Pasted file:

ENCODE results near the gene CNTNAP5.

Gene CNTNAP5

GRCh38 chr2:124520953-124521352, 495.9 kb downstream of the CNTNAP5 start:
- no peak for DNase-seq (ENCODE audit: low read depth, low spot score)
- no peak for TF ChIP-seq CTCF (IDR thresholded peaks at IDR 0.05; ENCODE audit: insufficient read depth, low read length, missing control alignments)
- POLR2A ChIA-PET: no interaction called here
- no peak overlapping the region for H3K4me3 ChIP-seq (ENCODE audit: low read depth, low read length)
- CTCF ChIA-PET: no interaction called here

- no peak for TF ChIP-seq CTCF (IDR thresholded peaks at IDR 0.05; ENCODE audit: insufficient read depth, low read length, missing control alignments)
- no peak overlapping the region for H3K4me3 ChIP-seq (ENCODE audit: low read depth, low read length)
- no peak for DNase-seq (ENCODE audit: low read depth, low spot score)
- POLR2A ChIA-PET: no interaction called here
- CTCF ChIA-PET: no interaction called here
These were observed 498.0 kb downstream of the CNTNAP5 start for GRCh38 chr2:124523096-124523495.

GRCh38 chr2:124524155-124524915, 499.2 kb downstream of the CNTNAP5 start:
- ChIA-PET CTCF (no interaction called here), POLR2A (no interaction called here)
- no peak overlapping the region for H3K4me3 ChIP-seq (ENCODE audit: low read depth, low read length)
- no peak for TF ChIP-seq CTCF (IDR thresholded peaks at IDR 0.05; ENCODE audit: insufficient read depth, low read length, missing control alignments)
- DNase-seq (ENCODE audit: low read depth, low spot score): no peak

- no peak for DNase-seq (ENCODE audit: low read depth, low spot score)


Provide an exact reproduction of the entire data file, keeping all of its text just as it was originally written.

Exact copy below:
ENCODE results near the gene CNTNAP5.

Gene CNTNAP5

GRCh38 chr2:124520953-124521352, 495.9 kb downstream of the CNTNAP5 start:
- no peak for DNase-seq (ENCODE audit: low read depth, low spot score)
- no peak for TF ChIP-seq CTCF (IDR thresholded peaks at IDR 0.05; ENCODE audit: insufficient read depth, low read length, missing control alignments)
- POLR2A ChIA-PET: no interaction called here
- no peak overlapping the region for H3K4me3 ChIP-seq (ENCODE audit: low read depth, low read length)
- CTCF ChIA-PET: no interaction called here

- no peak for TF ChIP-seq CTCF (IDR thresholded peaks at IDR 0.05; ENCODE audit: insufficient read depth, low read length, missing control alignments)
- no peak overlapping the region for H3K4me3 ChIP-seq (ENCODE audit: low read depth, low read length)
- no peak for DNase-seq (ENCODE audit: low read depth, low spot score)
- POLR2A ChIA-PET: no interaction called here
- CTCF ChIA-PET: no interaction called here
These were observed 498.0 kb downstream of the CNTNAP5 start for GRCh38 chr2:124523096-124523495.

GRCh38 chr2:124524155-124524915, 499.2 kb downstream of the CNTNAP5 start:
- ChIA-PET CTCF (no interaction called here), POLR2A (no interaction called here)
- no peak overlapping the region for H3K4me3 ChIP-seq (ENCODE audit: low read depth, low read length)
- no peak for TF ChIP-seq CTCF (IDR thresholded peaks at IDR 0.05; ENCODE audit: insufficient read depth, low read length, missing control alignments)
- DNase-seq (ENCODE audit: low read depth, low spot score): no peak

- no peak for DNase-seq (ENCODE audit: low read depth, low spot score)